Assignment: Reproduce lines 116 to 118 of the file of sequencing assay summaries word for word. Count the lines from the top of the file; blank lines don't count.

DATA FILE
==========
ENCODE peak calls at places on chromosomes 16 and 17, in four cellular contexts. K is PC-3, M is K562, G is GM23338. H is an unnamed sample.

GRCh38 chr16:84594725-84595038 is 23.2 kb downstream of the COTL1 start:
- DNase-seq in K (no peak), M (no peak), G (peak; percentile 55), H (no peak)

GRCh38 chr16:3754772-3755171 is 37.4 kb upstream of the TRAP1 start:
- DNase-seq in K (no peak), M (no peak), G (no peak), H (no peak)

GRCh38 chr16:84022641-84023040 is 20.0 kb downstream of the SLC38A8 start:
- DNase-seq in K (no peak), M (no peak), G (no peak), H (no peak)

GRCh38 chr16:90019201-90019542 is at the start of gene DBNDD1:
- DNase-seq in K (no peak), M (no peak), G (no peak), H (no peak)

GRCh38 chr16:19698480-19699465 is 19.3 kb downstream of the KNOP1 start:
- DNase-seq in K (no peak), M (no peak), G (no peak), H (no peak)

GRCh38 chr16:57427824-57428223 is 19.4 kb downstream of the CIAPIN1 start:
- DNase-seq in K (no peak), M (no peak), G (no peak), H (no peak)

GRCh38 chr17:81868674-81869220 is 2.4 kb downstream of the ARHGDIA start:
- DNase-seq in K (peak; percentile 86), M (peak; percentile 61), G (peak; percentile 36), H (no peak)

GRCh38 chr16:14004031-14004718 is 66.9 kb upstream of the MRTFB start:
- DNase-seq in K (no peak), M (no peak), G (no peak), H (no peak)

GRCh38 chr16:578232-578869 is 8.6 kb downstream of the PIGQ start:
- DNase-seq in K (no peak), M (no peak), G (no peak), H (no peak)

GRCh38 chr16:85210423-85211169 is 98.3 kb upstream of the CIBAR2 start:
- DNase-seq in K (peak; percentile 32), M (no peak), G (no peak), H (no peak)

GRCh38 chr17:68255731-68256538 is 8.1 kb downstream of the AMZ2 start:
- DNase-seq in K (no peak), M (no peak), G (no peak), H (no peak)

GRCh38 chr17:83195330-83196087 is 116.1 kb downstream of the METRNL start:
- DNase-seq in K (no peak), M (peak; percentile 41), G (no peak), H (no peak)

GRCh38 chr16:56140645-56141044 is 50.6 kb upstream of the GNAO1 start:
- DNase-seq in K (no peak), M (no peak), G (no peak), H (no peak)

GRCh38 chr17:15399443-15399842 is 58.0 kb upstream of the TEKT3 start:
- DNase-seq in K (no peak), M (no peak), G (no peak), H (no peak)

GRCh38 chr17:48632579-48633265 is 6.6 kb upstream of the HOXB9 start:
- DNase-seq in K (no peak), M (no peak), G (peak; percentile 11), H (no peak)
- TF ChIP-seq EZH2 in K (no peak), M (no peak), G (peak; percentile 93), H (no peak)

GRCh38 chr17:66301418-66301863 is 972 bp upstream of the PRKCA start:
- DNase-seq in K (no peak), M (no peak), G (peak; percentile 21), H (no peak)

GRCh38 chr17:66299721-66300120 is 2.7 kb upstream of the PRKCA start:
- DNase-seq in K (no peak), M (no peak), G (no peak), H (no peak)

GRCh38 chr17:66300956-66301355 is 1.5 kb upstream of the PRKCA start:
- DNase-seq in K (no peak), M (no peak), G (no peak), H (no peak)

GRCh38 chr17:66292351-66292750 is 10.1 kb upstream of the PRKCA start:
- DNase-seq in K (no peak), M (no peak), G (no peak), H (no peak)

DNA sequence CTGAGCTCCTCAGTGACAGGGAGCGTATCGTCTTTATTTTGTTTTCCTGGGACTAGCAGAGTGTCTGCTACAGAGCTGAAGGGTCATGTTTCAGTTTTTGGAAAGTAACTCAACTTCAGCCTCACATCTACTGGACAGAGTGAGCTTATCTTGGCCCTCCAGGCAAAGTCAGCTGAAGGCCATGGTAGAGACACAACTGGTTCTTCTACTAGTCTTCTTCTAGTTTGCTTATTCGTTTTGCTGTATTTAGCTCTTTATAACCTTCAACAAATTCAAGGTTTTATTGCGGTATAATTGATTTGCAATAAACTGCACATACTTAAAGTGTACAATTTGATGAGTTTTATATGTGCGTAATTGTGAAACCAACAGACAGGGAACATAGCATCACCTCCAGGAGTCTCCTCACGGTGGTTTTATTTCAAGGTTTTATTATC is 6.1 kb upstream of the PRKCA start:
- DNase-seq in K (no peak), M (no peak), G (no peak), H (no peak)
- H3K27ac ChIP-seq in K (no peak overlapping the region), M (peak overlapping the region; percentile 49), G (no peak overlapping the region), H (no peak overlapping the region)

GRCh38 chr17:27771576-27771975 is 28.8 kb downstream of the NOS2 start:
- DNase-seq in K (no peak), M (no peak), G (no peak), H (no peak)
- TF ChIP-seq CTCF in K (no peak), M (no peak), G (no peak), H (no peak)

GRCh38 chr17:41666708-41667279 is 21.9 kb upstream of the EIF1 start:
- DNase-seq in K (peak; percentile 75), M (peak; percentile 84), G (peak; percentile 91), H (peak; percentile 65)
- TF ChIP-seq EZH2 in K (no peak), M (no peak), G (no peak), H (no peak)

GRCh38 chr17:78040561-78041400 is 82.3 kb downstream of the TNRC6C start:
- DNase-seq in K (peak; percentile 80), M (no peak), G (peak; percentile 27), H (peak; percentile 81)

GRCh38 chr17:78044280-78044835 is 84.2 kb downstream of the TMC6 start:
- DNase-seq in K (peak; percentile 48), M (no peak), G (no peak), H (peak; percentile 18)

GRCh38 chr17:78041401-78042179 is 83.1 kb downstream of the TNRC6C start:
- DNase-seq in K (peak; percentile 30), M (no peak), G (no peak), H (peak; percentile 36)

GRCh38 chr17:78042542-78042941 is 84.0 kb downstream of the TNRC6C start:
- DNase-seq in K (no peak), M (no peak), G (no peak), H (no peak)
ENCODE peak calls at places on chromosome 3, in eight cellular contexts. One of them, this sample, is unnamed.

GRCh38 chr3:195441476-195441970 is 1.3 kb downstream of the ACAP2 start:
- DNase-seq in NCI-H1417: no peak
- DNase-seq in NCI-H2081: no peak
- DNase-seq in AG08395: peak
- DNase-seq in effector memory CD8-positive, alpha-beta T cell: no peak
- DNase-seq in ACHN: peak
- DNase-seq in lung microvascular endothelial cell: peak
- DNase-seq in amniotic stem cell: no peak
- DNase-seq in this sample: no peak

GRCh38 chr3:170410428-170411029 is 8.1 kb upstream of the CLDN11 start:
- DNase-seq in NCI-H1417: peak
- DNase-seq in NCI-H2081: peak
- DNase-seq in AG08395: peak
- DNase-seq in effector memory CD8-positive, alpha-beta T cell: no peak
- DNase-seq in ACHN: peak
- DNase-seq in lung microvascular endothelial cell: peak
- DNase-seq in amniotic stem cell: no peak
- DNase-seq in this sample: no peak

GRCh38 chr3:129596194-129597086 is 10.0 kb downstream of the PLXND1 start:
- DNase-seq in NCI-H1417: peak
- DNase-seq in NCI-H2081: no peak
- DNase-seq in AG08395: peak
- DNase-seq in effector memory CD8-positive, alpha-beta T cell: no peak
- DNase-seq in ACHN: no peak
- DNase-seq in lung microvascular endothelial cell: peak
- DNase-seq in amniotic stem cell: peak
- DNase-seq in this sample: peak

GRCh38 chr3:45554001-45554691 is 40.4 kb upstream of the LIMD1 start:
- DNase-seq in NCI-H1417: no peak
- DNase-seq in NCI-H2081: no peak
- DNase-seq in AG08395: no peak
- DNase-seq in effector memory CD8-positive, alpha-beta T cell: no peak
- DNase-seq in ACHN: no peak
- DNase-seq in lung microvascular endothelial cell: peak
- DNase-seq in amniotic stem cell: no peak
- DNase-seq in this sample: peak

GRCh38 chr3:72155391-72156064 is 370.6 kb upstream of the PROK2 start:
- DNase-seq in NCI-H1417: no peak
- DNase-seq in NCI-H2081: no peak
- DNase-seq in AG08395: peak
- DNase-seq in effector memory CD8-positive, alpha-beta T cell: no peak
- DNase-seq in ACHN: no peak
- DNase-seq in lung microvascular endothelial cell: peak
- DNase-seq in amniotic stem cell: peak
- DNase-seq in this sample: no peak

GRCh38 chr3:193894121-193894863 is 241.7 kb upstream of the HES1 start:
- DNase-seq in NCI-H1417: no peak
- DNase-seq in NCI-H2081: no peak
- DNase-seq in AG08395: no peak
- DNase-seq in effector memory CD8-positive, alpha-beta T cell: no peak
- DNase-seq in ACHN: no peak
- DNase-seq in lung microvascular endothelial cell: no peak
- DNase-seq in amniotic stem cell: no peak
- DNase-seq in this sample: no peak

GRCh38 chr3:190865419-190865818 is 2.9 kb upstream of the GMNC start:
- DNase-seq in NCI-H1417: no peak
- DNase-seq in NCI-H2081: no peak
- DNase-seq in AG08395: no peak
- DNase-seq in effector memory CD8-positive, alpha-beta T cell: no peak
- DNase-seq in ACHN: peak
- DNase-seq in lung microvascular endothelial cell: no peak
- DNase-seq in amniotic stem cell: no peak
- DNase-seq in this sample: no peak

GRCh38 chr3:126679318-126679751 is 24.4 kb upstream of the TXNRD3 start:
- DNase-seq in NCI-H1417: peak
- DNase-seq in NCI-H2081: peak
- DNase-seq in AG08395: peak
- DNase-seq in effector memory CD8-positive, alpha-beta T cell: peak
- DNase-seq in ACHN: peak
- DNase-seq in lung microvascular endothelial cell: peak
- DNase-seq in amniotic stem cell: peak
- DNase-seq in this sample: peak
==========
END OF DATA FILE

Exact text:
- DNase-seq in AG08395: no peak
- DNase-seq in effector memory CD8-positive, alpha-beta T cell: no peak
- DNase-seq in ACHN: peak